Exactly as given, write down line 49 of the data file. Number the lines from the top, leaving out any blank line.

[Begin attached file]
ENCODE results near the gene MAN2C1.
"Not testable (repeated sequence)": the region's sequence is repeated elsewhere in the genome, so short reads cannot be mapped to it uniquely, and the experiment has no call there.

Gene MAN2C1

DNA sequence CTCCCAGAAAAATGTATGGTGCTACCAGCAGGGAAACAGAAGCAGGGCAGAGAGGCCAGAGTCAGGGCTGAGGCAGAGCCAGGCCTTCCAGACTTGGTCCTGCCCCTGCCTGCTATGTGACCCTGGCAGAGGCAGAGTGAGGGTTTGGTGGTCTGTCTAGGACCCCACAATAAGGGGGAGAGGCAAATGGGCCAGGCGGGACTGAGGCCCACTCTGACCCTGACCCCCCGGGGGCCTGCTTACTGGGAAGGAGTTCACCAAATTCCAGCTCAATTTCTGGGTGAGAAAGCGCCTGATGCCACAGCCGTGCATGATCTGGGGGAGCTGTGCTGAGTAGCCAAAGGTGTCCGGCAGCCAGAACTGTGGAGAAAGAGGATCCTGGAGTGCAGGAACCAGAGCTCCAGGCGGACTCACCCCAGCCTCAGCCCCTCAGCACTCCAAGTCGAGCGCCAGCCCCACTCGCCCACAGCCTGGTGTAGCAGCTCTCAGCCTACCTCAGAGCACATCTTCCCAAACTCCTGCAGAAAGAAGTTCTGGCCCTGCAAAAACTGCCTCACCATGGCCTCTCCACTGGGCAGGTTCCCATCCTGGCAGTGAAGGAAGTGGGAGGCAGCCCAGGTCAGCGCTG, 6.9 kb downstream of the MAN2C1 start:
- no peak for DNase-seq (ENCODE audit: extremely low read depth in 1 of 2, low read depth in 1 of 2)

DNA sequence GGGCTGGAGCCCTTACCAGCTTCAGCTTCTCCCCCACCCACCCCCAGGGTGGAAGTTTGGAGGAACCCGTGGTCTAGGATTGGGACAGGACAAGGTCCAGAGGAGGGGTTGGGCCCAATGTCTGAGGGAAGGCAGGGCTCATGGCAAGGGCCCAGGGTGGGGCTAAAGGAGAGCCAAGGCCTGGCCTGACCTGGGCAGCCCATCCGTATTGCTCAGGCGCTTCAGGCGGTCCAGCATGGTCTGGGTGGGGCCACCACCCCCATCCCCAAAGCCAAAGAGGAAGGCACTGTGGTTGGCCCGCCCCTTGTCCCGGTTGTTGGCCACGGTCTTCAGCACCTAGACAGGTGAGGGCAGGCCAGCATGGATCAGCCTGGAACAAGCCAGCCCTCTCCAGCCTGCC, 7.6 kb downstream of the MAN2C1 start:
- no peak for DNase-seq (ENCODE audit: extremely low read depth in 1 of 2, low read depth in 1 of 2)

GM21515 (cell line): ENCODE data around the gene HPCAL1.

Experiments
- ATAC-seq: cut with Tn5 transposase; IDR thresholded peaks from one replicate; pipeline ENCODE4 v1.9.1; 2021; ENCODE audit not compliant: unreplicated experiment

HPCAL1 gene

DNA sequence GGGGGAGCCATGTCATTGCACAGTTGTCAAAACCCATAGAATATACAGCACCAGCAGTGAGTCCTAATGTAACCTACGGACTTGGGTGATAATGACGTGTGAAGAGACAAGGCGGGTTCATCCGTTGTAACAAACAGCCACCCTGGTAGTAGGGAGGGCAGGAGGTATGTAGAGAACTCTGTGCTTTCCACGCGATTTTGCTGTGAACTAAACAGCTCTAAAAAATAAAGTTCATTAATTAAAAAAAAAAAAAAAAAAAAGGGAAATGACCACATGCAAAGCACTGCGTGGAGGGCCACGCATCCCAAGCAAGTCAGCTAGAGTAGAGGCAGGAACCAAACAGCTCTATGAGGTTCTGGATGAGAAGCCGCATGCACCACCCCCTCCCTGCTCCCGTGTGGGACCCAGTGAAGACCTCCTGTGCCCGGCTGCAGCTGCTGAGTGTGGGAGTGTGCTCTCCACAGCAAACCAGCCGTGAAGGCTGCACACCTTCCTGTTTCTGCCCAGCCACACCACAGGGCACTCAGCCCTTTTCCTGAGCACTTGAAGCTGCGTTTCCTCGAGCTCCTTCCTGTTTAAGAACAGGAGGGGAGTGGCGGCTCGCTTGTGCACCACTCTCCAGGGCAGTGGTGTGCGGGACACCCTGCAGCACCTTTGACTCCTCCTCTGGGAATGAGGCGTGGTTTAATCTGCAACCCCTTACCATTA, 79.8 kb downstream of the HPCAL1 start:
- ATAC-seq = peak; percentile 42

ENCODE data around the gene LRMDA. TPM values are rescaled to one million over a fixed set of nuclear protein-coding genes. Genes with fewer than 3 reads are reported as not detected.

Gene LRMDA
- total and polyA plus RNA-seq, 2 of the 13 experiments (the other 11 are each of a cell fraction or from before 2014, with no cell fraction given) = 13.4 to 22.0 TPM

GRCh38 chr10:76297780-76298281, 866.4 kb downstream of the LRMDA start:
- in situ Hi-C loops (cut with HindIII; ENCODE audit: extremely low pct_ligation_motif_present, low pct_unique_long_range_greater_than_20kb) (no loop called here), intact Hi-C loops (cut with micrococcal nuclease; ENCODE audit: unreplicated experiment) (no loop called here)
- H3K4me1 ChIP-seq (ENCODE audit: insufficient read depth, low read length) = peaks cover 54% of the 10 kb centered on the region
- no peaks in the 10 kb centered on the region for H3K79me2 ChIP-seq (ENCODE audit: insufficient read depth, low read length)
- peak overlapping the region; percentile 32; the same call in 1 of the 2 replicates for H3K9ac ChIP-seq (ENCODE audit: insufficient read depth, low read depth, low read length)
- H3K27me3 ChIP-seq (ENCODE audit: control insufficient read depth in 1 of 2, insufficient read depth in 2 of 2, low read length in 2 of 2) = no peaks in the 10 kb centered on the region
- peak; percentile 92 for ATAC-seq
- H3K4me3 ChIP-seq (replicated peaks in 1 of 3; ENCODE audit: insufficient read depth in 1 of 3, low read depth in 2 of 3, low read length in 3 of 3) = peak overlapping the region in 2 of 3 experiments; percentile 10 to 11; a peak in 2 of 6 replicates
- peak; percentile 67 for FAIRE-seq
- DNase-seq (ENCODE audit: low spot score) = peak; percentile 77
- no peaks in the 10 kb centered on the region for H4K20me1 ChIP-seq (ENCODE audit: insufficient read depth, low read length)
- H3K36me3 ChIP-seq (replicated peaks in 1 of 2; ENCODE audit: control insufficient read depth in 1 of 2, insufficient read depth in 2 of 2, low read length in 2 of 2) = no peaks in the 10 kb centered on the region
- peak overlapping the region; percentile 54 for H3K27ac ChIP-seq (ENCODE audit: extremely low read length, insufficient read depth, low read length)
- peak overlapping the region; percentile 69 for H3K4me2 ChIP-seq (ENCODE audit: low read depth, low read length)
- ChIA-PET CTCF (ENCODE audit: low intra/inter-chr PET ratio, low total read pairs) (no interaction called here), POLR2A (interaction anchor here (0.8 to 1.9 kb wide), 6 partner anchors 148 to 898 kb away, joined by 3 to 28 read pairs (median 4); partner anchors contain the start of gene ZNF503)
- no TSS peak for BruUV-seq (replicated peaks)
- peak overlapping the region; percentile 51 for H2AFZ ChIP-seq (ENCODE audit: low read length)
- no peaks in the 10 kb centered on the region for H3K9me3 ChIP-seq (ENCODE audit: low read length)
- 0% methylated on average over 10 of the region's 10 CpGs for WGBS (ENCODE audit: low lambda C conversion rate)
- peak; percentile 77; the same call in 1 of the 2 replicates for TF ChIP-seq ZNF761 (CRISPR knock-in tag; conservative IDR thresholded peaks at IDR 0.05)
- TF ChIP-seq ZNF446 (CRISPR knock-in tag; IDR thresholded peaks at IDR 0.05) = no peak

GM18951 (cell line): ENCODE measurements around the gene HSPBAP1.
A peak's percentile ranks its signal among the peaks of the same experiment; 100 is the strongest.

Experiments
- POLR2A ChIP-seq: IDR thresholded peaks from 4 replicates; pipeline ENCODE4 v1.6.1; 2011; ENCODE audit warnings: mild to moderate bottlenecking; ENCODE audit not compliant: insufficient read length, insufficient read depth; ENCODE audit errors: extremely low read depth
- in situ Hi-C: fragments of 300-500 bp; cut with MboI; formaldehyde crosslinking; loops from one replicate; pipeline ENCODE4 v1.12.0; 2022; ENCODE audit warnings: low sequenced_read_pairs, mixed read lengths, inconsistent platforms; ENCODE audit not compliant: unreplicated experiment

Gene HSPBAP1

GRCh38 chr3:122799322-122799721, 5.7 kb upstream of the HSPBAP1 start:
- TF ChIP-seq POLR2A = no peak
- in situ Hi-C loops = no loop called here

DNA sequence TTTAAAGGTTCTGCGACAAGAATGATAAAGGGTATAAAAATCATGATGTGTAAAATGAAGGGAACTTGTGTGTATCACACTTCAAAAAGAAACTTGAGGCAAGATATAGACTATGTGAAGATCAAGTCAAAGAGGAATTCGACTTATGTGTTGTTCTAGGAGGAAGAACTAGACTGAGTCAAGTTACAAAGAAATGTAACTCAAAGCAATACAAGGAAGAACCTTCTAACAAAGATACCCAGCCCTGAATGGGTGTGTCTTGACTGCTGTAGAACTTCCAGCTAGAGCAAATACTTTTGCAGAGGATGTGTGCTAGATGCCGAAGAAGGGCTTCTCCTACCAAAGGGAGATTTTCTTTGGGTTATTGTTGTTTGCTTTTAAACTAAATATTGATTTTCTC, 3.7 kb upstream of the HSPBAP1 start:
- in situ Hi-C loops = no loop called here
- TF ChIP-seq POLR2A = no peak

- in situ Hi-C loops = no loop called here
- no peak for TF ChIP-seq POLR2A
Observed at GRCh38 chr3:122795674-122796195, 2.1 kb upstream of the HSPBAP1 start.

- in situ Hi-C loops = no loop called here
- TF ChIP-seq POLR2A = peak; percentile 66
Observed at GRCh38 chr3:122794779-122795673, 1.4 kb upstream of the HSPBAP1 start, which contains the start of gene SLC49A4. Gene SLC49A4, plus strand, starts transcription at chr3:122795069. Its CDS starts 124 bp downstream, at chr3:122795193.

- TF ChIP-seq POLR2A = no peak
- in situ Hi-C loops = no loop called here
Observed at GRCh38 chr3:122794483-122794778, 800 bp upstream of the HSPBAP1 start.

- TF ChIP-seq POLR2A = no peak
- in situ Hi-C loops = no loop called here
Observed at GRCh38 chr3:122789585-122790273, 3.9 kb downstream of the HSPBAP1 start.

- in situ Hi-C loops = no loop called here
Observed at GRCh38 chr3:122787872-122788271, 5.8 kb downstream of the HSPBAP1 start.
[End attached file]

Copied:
- TF ChIP-seq POLR2A = no peak